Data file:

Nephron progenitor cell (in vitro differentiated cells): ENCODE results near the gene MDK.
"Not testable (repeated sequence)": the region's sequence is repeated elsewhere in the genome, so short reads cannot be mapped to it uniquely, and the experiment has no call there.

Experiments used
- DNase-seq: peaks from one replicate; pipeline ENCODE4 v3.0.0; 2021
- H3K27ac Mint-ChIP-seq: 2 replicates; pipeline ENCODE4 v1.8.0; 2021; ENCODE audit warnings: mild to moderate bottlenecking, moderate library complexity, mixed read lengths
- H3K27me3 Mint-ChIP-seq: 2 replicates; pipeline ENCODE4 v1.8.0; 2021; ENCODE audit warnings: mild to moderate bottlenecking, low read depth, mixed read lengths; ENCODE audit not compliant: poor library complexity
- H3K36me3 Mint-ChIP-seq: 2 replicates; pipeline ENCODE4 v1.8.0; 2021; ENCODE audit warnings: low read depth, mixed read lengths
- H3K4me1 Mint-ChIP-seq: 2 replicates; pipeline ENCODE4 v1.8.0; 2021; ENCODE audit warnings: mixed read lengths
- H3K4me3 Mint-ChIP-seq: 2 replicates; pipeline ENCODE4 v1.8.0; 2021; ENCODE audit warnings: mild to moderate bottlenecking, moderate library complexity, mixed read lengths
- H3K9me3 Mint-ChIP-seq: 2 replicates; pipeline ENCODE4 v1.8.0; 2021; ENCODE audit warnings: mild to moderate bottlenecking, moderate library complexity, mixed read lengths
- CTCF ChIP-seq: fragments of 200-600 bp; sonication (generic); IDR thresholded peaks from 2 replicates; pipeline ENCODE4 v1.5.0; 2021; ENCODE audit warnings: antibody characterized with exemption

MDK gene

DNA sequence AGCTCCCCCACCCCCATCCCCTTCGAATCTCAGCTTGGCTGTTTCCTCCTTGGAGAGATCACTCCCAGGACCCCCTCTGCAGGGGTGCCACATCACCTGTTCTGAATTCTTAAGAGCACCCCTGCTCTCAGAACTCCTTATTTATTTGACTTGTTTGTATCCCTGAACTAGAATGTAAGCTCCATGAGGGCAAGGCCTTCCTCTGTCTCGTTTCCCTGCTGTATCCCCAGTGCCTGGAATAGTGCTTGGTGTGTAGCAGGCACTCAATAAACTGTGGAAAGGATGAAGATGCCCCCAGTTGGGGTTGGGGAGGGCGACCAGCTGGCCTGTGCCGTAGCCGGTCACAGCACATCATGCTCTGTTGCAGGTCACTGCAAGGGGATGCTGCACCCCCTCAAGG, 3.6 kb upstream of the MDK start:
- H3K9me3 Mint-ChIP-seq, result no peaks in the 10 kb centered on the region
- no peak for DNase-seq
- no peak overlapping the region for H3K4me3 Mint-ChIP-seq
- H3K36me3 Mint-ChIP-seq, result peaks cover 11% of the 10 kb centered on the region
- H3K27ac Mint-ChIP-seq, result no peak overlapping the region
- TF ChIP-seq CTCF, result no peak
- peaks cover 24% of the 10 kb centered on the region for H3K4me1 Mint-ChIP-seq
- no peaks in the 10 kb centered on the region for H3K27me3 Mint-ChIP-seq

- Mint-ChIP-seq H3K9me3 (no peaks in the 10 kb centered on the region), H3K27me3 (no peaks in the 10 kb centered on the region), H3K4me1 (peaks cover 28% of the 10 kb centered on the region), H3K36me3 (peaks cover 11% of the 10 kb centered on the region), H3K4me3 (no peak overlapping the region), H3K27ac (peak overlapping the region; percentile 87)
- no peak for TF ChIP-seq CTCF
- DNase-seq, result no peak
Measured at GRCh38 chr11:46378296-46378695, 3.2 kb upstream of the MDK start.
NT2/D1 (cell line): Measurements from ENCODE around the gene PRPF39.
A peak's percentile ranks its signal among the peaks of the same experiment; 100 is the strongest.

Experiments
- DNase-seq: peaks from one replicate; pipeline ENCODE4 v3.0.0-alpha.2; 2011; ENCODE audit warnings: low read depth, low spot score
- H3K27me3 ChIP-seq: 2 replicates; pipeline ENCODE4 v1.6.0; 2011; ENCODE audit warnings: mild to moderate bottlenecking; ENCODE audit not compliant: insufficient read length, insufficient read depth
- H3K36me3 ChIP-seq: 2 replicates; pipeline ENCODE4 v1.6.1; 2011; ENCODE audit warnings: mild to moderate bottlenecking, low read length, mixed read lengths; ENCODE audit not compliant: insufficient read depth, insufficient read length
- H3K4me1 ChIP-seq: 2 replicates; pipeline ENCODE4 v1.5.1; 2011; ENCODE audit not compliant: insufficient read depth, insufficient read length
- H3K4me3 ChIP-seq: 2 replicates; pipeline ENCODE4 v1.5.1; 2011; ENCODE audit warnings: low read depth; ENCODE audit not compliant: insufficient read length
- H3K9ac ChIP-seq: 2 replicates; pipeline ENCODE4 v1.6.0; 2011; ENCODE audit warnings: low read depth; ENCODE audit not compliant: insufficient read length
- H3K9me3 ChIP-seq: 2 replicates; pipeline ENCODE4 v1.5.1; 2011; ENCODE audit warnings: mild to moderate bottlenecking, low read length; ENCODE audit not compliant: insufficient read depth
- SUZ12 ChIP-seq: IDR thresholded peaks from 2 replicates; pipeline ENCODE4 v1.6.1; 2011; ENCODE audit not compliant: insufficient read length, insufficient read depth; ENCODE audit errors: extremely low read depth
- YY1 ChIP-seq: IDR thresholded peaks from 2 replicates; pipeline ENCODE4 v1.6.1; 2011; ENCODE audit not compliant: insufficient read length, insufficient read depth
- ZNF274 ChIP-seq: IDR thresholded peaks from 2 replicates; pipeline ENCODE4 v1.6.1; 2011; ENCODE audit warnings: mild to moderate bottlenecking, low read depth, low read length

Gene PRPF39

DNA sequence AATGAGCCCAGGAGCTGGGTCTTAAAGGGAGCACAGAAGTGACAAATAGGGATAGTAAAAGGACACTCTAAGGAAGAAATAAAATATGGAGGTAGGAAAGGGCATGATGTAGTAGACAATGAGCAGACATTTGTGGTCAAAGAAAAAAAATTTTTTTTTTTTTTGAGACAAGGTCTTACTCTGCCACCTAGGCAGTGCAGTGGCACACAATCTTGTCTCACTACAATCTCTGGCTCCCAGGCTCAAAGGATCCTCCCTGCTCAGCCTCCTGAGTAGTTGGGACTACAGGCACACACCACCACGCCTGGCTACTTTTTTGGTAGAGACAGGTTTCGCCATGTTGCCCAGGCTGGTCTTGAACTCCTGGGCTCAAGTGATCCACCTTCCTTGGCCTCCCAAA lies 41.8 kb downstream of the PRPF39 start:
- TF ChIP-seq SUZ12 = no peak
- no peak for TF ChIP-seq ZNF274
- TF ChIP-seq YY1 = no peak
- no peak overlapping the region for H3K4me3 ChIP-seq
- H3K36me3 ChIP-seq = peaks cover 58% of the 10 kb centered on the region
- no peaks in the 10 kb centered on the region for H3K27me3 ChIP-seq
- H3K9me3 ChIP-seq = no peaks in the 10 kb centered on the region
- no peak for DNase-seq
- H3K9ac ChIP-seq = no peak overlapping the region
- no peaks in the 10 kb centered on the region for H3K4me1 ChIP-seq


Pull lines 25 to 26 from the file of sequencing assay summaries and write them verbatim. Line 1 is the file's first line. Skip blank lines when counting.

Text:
Measured at GRCh38 chr11:46378296-46378695, 3.2 kb upstream of the MDK start.
NT2/D1 (cell line): Measurements from ENCODE around the gene PRPF39.